Video game addictions need to be urgently addressed

Video game addictions need to be urgently addressed

(Shutterstock photo)
(Shutterstock photo)
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The Chinese government this month decreed that youngsters under the age of 18 would be allowed to play online video games for only one hour (between 8 p.m. and 9 p.m.) on weekdays, instead of 90 minutes previously, and up to three hours on weekends and holidays.
Before we get into the more important question of why, I should explain how China expects to implement such a ban. The government issued its orders to gaming companies, requiring them to check the identities of players and enforce the ban. Most interestingly, the Chinese tech giant Tencent announced that it would roll out facial recognition software to prevent children from circumventing any such ban by using an adult’s login information.
As to why, I will elaborate below, but, in a nutshell, China has lately realized that the young generation is adopting various dangerous behavioral trends, including digital addictions, celebrity fan culture, and private tutoring. A state media outlet had, a few weeks before the ban, referred to the new addictions as “spiritual opium,” adding: “No industry, no sport, can be allowed to develop in a way that will destroy a generation.”
Of course, not everyone was pleased with what some considered authoritarian governmental heavy-handed interference with people’s lifestyles. However, many observers hailed the loud and clear alarm bell that China was ringing.
The statistics are indeed alarming: In China, digital addicts (to video games, social media, etc.) now number in the tens of millions, and every year countless parents take their kids to digital addiction treatment centers to get “weaned” or “detoxified.” In the US, 72 percent of homes have one or more video gamers, with girls now representing 46 percent of them, up from 38 percent 15 years ago. One study of more than 3,000 American gamers found them playing an average of about 20 hours a week.
There are several developments that explain this growing infatuation, if not addiction, with video games around the world. One is the very high quality of graphics and sound effects now used, which make games a very realistic, enjoyable and thus addictive experience. Another is the immersive nature of the games, many of them with thrilling action and others with adventure and role-playing features. Last but not least, most of the internet-based games bring players together in teams, adding an international dimension to the experience. Indeed, many gamers point out that they develop friendships across the world and enjoy emotional well-being through such “digitally social” interactions.
However, in addition to the addiction problem, two serious problems develop through gaming: Neglect of studying and other duties, and repeated and long exposure to violence, which many of those games include.

China has lately realized that the young generation is adopting various dangerous behavioral trends.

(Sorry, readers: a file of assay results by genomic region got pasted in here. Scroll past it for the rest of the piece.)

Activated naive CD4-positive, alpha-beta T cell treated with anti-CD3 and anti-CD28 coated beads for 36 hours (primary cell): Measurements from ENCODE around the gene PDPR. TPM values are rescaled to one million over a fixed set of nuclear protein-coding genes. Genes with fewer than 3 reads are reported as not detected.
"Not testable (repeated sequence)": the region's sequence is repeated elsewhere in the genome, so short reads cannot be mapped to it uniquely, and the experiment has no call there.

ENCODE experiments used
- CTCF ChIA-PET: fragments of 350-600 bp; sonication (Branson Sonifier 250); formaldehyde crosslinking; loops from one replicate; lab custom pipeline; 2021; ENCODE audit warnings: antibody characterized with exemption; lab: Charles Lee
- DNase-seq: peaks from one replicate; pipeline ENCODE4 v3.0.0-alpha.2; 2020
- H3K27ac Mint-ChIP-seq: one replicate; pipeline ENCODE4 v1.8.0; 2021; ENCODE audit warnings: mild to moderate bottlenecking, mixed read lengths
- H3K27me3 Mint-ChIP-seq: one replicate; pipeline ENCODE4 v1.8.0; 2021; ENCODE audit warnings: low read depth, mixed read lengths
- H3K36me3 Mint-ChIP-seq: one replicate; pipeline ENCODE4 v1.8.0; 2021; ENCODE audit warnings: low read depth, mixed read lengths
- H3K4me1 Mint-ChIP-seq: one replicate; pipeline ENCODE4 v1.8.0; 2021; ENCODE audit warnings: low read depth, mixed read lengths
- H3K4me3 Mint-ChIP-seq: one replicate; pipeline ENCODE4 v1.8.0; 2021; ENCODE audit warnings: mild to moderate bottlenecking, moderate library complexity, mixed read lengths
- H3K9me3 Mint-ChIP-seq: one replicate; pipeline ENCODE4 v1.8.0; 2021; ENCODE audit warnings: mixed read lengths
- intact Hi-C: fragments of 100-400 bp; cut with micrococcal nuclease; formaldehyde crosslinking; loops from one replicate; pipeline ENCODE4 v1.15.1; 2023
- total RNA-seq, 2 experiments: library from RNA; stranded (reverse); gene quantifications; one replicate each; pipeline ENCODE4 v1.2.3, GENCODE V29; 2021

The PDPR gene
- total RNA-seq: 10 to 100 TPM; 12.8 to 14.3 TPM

Nidhal Guessoum

In truth, the data on the effect of gaming on school performance is mixed. Some studies, including a recent small-sized (17 college students) one in Saudi Arabia, found a positive relationship between video game playing and memorization, cognitive skills and school performance, particularly when the games are problem-solving types. However, skeptics point out that smart children will of course benefit from such games, but the majority will suffer at least from spending too many hours playing, at the expense of studying, working, taking care of family or other duties.

Moreover, overexposure to the violence in video games has worried parents and educators greatly. At least one study found a correlation between playing M (mature)-rated games (often full of violence, sometimes graphic) and bullying at school. The more they see such scenes and adopt such behavior in games, the more children become desensitized to violence, similarly to children who regularly get exposed to domestic violence and often become either offenders or victims, subconsciously accepting violence as a social norm.
Psychologists and educators have also observed more aggressive behavior and emotional outbursts among teenage gamers, as well as less inhibition, low self-esteem, marked anxiety and depression, and a general disconnect from social life.
Interestingly, when asked why they spend so much time on video games, many children say that they tried to connect with others, children and adults, around them, but no one paid attention to them. In gaming, they find a way to interact with others, real players or virtual characters, and to show their skills.
To sum up, video gaming has important social, educational and economic consequences. In 2015, the video games market was estimated at $23.5 billion. It has certainly greatly increased in the last six to seven years, with the pandemic, lockdown and other developments. Simply put, every hour spent playing, particularly on weekdays, is an hour lost to studying or carrying out duties. Specialists advise parents to limit screen time (gaming but also social media) to no more than 10 hours a week. Reducing children’s game time and access will have a great positive impact on our societies.
Back to China, it is unfortunate that governments have to resort to drastic laws to regulate what is, after all, individual and personal behavior, but clearly there is urgency in the matter. We all — parents, educators, social workers, entertainment industry leaders and others — need to address these trends with utmost seriousness, lest we lose too many of our fragile children.

Nidhal Guessoum is a professor at the American University of Sharjah, UAE. Twitter: @NidhalGuessoum

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